Consider just a handful of the things that have transpired in the recent history of Ironman: Acquired by Providence, a global private equity company that manages $23 billion in capital. The announcement of an Ironman Passport program, a $1,000 per year program that would give members the opportunity to register for popular events before the general public could. The retraction of the Passport program within a day of the announcement in the wake of an uproar. New Ironman races in Texas, Quebec and Wales. Growth and construction in Kona. The “Underpants Run” that started out as a prank some years ago by six or so guys making fun of Speedo-wrapped tri geeks and has grown to the point that they’re going to need to start closing streets. The move of the 70.3 world championship from Clearwater, Fla., to Las Vegas. A new points system for pros. A revamped lottery system.
I’m not knocking any of this but rather pointing out the change that is the inevitable byproduct of growth and financial success. Things change, grow or die. Full disclosure: Inside Triathlon is owned by Competitor Group, a private equity operation of its own, so I’ve seen this stuff from the inside.
My point is that we as endurance athletes got into this for the love of it, and for most of us it’s more than just a sport—it’s a way of life. We’re worried that this passion will be taken for granted, or worse, betrayed. Call it the Ford Ironman World Championship or call it the Hawaii Ironman, but the race is sacred and central to the mythology of triathlon.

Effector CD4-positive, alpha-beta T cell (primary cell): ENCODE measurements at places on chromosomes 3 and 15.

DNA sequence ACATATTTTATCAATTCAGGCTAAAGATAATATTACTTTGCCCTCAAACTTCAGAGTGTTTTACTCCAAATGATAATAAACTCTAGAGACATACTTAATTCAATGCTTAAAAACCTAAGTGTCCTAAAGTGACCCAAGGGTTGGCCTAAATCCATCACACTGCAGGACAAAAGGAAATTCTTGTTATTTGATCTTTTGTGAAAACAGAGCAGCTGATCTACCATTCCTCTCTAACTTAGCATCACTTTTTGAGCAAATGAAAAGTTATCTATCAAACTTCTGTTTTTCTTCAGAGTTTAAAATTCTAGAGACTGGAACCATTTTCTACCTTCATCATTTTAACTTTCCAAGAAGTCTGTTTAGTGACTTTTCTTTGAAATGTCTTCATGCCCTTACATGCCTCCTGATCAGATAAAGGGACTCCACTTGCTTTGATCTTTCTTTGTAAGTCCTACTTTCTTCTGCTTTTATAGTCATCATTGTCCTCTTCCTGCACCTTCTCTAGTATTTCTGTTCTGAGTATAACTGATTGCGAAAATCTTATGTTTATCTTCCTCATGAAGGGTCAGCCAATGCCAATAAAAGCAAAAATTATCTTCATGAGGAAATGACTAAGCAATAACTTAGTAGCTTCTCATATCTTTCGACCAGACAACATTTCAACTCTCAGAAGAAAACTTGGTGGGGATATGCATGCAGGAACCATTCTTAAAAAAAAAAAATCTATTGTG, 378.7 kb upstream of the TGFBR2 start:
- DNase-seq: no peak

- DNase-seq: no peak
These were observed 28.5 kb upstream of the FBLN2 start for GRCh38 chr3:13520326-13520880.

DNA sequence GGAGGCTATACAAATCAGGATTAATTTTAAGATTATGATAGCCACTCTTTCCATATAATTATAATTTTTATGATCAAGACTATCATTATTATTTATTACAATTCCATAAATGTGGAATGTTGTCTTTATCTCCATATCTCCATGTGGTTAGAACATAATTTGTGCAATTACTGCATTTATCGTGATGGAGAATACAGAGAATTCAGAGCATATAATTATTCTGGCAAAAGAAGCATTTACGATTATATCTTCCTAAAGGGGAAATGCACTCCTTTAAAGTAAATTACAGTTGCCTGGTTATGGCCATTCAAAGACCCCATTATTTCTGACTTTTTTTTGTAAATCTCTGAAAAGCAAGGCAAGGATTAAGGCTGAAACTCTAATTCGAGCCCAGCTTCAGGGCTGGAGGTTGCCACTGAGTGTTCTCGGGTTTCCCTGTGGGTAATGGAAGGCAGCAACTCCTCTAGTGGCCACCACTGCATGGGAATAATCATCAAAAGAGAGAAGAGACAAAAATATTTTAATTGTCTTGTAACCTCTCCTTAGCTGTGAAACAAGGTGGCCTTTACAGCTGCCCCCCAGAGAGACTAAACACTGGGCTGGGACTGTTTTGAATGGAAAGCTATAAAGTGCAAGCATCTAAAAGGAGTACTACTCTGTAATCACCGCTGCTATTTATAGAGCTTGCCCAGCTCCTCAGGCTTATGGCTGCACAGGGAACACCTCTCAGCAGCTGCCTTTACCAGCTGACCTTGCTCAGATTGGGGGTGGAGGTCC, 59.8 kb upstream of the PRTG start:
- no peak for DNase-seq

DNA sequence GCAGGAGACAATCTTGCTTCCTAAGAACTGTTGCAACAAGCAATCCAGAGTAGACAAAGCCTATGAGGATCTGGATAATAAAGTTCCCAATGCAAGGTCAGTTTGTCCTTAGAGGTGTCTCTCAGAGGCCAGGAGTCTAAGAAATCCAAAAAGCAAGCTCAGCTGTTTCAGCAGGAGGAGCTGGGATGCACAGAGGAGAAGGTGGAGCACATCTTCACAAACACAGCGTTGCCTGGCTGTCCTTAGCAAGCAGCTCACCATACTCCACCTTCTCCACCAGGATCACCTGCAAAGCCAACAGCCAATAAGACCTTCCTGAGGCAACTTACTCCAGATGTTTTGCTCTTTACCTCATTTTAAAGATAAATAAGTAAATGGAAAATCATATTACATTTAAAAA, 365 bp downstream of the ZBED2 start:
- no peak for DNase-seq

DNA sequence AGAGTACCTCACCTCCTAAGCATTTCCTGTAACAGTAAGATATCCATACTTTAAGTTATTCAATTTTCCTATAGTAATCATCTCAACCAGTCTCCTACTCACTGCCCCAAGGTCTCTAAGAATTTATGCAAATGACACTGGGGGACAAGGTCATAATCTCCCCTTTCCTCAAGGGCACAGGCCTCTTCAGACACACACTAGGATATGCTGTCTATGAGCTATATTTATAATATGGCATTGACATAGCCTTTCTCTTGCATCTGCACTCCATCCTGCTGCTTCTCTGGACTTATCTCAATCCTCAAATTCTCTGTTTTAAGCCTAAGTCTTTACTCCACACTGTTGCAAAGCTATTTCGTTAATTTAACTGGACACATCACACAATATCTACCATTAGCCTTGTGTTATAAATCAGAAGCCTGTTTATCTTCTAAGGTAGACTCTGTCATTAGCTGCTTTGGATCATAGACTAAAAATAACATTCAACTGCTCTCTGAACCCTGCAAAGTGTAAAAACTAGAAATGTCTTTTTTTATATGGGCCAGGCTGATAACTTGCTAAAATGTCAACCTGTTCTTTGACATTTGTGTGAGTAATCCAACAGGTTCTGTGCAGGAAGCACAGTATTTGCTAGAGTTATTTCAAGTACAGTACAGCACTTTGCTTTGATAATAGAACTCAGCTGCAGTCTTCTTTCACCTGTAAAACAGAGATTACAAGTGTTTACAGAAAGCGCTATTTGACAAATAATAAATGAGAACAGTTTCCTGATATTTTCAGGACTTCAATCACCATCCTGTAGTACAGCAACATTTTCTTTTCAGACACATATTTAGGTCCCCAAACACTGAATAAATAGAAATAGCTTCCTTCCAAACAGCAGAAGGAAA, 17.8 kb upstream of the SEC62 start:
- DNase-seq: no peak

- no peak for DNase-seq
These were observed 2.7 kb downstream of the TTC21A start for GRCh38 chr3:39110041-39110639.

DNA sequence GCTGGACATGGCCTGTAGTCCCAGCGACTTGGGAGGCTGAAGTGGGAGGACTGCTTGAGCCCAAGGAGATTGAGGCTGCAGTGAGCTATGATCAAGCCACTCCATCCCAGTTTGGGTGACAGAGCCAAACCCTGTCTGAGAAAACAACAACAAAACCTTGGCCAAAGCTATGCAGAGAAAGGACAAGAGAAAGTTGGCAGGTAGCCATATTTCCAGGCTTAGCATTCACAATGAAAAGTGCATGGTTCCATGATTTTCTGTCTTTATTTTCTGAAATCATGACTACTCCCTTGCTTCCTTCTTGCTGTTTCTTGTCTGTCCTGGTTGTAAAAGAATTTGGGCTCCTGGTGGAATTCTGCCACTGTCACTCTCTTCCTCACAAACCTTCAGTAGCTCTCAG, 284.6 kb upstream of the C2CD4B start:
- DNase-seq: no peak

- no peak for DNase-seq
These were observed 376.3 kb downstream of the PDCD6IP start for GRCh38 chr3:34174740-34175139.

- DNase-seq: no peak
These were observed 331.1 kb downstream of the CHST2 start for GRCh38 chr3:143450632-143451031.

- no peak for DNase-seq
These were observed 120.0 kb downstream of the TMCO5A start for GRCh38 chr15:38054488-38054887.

Walking around Kona during race week, it seemed to me that the 1,800 triathletes competing and the other triathletes watching all brought in their collective psychic stress stewing in and around their love for the Ironman. People seem afraid that someone might go too far and mess it all up.
But then the race begins and we’re reminded why we fell in love with triathlon in the first place. It’s a world championship of a sport that routinely delivers heroic battles and a yearly apotheosis, and 2011 would not fail in this regard.
The new point system for professional triathletes wanting to compete in Kona was announced in September of 2010.